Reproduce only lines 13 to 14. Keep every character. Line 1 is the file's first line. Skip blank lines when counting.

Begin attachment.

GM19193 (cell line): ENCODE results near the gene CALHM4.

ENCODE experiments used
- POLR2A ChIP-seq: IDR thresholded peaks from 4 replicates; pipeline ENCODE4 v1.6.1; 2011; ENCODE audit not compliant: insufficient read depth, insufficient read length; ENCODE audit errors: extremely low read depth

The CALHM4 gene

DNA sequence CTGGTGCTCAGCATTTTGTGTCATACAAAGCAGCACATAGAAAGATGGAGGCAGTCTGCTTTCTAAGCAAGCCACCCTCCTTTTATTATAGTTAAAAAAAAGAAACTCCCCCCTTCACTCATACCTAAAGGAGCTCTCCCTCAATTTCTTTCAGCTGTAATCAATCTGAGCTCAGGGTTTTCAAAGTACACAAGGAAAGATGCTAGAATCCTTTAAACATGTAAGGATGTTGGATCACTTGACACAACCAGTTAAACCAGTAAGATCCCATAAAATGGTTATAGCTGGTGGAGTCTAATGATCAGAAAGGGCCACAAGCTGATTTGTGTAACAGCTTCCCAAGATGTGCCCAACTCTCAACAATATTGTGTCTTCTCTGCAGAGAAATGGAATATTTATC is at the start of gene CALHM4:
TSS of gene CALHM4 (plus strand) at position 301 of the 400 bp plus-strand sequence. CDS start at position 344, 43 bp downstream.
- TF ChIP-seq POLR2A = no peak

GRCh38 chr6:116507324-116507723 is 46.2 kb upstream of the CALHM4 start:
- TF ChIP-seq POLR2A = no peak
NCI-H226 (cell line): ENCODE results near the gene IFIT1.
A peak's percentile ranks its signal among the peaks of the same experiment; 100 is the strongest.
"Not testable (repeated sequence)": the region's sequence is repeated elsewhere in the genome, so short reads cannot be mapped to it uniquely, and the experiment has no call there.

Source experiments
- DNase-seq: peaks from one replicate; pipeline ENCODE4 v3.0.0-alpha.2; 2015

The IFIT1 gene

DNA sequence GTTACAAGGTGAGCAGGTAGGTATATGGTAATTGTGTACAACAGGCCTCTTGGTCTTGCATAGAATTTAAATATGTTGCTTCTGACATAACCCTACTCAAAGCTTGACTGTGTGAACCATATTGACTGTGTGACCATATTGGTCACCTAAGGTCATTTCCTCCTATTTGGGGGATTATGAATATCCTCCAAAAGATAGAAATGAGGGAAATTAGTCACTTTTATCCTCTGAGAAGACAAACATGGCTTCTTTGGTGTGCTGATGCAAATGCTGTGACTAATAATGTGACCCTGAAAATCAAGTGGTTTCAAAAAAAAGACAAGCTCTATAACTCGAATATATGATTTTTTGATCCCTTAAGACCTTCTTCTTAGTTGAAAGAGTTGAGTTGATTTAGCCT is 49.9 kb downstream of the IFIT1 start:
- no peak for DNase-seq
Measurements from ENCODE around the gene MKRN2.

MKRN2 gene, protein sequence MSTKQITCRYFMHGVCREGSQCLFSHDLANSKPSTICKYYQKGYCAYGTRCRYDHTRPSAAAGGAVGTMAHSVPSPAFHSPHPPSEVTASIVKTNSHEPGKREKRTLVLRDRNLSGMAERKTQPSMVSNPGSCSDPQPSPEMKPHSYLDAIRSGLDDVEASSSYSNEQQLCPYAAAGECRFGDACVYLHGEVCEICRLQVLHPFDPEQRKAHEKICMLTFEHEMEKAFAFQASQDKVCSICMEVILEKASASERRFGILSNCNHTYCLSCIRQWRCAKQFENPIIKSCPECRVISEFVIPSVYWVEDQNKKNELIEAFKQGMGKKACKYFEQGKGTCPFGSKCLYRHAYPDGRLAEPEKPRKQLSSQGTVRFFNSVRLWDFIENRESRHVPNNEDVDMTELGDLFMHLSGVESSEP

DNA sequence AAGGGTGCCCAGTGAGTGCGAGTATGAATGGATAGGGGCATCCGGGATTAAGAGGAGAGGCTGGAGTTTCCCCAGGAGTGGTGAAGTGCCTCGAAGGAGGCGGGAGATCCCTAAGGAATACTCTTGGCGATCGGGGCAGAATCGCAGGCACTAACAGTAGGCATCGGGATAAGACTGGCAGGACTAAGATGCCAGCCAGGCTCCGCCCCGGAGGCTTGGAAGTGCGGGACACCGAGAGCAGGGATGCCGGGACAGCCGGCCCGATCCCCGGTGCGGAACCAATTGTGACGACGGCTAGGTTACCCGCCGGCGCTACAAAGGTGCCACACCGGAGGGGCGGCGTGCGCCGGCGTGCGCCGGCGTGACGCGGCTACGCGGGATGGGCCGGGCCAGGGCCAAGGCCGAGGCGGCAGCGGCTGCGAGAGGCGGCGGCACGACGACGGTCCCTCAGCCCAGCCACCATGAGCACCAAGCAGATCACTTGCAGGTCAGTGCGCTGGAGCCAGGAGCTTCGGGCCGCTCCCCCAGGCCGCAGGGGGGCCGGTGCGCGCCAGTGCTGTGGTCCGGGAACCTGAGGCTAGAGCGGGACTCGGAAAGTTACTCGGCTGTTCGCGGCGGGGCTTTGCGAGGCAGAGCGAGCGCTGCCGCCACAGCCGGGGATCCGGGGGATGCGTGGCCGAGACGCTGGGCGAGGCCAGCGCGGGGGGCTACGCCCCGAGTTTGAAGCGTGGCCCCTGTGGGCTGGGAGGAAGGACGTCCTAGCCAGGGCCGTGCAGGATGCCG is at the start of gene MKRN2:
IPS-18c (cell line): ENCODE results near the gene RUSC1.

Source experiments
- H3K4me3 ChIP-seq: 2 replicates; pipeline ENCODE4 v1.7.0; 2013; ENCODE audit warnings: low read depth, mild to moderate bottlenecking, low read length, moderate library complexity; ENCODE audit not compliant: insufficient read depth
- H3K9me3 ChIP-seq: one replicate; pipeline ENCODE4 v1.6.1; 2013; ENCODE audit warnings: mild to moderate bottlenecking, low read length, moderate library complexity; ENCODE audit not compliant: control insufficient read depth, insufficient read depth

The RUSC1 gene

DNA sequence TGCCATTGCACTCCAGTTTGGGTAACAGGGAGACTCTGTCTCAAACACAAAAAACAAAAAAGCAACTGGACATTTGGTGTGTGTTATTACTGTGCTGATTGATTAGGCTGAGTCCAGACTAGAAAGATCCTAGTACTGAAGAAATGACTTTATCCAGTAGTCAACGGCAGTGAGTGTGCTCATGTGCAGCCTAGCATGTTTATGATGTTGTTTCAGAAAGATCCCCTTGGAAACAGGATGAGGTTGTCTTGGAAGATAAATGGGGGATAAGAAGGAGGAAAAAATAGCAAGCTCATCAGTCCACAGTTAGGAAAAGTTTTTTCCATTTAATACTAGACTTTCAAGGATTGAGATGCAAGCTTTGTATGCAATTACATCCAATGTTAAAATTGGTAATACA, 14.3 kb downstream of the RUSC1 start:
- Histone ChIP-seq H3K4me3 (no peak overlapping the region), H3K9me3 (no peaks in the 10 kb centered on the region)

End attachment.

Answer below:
Source experiments
- DNase-seq: peaks from one replicate; pipeline ENCODE4 v3.0.0-alpha.2; 2015